The Spanish nobility of the Viceroyalty of Peru had an immense variety of both Spanish and Peruvian indigenous ingredients to work with, and the money and leisure time to experiment with them.

These wealthy Spaniards brought African slaves, who in turn brought their own foods and cooking techniques. As they worked in the Viceroyalty kitchens, African cooks blended their own food culture with the Creole cuisine of the European Spaniards, as well as the indigenous Peruvians’ cuisine (which varied, depending on the region). Many of the recipes that comprise Peruvian cuisine today were created through this cultural fusion. Further, the African cooks found clever ways to use leftovers and less desirable cuts of meat. Tacu tacu is a perfect example of the ingenuity and creativity that Africans brought to Peruvian food culture. Their influence on the evolution of Peruvian cuisine cannot be overstated.

Peruvians generally still eat their main meal at midday, and have a very light meal for nighttime supper. Tacu tacu is a tasty way to use up leftovers: leftover rice and bean purée are combined, fried, and topped with an egg (which is soft, so that the runny yolk can break over the tacu tacu, and act as a rich sauce). Occasionally it is eaten as a fuller meal, with a breaded beef cutlet (see the full recipe for tacu tacu con apanado here); but usually, it is simply topped with a fried egg. It is sometimes eaten this way for breakfast as well.


Tacu Tacu
Servings Prep Time
4servings 10minutes
Cook Time
Servings Prep Time
4servings 10minutes
Cook Time
  • 1cup white rice,long grain
  • 2cups chicken or vegetable stock
  • 1Tbsp. butterunsalted
  • 1Tbsp. olive oilextra virgin
  • 15oz. canary / mayacoba / peruano beans,pre-cooked (see below)
  • 4oz. pork belly,small dice
  • 1/4cup ají amarillo paste
  • 1/2cup onion,minced
  • 3cloves garlicminced
  • 4large eggs
Mise en Place
  1. Gather / measure all ingredients.
Tacu Tacu:
  1. Bring stock and butter to a boil; add the rice, cover, and reduce to low heat. Cook the rice for approximately 15 minutes, or until just tender. Fluff with fork, then set aside.
  2. Meanwhile, sauté the pork belly until golden and rendered. Do not drain fat from pan. Remove pork with a slotted spoon.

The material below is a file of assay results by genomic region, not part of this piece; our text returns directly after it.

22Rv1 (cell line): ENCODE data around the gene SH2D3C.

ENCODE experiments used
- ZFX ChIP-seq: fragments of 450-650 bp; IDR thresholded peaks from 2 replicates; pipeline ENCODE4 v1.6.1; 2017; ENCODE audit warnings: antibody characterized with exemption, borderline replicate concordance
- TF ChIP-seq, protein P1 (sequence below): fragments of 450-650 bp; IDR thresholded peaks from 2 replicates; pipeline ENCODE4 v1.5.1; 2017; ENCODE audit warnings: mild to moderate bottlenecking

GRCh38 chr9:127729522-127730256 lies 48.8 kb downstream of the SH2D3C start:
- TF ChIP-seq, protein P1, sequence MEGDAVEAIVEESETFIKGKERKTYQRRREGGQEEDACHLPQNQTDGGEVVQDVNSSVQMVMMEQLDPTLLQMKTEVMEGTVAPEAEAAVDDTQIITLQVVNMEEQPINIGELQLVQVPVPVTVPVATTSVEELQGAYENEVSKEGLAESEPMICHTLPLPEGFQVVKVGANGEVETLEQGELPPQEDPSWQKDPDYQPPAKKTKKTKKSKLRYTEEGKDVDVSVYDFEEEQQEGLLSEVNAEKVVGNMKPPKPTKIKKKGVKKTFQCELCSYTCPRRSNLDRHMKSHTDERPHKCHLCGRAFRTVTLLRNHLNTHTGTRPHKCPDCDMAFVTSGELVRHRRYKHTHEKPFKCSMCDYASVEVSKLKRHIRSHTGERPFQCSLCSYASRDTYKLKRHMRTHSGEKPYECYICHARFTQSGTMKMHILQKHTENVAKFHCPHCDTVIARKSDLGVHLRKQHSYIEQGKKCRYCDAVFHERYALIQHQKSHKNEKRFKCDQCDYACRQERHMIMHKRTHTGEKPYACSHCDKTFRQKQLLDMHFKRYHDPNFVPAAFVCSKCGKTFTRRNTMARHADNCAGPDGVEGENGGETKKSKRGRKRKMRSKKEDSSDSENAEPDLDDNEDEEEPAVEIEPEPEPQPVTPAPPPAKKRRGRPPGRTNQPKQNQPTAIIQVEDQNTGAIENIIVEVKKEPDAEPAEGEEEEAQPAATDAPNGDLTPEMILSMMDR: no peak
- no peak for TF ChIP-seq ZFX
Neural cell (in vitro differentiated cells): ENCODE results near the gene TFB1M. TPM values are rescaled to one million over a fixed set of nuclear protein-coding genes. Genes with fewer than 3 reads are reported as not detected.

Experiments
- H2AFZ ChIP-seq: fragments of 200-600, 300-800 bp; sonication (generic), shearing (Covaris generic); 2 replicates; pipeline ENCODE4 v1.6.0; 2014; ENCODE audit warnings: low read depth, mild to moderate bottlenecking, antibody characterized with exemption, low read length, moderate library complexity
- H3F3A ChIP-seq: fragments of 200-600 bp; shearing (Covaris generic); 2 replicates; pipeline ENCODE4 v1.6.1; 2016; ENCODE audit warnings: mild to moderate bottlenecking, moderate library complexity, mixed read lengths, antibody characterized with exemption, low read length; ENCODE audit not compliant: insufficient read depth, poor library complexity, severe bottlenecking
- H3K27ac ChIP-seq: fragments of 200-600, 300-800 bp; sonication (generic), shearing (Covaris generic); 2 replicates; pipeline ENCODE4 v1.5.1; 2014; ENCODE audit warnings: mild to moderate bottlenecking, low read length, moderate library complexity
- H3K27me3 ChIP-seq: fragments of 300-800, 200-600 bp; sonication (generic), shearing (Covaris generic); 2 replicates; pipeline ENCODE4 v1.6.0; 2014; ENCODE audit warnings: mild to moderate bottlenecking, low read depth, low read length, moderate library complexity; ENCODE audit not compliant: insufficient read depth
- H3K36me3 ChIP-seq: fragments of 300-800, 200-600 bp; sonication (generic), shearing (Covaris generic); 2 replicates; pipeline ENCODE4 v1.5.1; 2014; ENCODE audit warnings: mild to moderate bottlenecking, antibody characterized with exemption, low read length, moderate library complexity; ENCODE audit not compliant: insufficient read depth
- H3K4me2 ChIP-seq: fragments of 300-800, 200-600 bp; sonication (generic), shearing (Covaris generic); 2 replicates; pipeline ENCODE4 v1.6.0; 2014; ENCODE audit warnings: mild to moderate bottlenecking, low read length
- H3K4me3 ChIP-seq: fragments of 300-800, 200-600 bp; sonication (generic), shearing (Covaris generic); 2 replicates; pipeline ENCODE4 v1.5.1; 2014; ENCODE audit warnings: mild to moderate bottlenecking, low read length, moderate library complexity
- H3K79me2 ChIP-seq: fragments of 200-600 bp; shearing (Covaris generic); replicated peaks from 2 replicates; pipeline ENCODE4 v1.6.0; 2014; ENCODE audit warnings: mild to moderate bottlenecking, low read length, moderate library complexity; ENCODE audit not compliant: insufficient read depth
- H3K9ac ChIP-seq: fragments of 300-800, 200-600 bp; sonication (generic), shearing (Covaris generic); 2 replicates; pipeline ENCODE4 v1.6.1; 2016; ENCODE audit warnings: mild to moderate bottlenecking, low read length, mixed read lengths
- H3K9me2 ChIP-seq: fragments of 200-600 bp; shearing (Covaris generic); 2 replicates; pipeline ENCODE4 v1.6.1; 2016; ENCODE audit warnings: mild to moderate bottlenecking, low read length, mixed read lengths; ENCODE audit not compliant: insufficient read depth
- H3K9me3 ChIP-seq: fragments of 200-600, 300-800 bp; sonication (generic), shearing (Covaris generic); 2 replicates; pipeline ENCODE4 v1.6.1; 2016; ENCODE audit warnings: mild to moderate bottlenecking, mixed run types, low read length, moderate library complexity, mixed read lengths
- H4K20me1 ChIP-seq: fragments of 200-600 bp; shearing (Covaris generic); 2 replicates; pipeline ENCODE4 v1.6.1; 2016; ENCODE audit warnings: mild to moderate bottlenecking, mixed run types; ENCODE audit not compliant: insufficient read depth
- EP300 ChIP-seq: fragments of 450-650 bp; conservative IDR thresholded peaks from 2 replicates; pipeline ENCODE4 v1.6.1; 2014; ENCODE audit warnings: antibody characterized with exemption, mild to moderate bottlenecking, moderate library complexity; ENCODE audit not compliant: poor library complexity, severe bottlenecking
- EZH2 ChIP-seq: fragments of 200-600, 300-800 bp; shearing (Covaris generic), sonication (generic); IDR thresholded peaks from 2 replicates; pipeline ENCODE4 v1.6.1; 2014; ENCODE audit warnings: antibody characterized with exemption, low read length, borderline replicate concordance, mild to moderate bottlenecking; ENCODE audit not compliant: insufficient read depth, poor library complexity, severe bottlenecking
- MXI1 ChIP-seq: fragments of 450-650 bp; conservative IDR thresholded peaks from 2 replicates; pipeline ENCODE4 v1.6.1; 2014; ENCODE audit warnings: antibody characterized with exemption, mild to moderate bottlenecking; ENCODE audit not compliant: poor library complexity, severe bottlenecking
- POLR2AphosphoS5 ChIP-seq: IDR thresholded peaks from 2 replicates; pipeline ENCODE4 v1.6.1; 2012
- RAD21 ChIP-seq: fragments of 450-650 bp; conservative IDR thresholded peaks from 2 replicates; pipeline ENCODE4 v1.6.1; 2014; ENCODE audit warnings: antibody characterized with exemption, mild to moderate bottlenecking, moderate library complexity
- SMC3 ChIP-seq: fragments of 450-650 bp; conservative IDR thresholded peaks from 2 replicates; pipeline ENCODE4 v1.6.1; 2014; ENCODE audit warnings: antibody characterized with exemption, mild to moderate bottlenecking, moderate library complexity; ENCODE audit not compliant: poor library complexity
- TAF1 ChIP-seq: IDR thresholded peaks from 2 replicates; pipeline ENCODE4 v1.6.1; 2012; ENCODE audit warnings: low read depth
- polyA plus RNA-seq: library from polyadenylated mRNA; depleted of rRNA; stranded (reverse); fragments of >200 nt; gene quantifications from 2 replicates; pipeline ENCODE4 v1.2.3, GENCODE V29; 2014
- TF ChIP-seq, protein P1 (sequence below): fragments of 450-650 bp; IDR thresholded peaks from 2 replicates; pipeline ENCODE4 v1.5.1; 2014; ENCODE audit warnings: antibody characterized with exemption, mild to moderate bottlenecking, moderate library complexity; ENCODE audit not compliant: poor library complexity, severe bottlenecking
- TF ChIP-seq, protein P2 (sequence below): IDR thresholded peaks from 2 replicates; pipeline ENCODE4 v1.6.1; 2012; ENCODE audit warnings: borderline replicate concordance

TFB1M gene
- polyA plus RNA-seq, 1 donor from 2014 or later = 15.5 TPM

3. Add olive oil to pan; when hot, add onion, and sauté for 4-5 minutes (until golden and caramelized, but still soft). If the onions become dry, do not add any more oil; add a bit of water.
  4. Add the garlic; sauté for 2-3 minutes more. Add the ají amarillo paste; sauté 1-2 more minutes. Add beans, and cook 3-4 more minutes. Remove from heat.
  5. Add the pork back to the mixture. Crush the mixture with a large spoon to make a paste, then set aside to cool. When cool, add the rice, and mix well.
  6. Form patties; usually these are the size of a large oblong pancake. (If you like, you can make them the size of a risotto cake or crabcake.)
  7. Fry in about ¼” of oil. Take care in turning; use a fish spatula (with a second spatula if necessary), and gently flip. Remove from oil; place on plate in warming oven.
Garnish / Serving:
  1. Fry egg sunny-side up in remaining oil. Place egg on top of tacu tacu, and serve with salsa criolla on the side.
Recipe Notes

Follow your favorite recipe for cooking dry beans. You can also substitute 1 15-oz. can of cannellini or white northern beans, drained and rinsed, for the canary beans.

For a vegetarian version of tacu tacu, omit the pork belly and use vegetable stock for the rice.

For a vegan version, use vegan stock, and omit the pork belly, butter, and egg. Add olive oil to the rice, and fry with vegetable oil. Top with your favorite salsa, avocado slices, and / or a dash of ají amarillo paste.

This is the scratch version, but it is intended for leftover rice and beans of any kind. Just mash the beans, combine with rice, and follow the instructions above for frying. Feel free to experiment!


Copyright © 2011 la vida comida.

Recipe by Jennifer Ramos Lorson.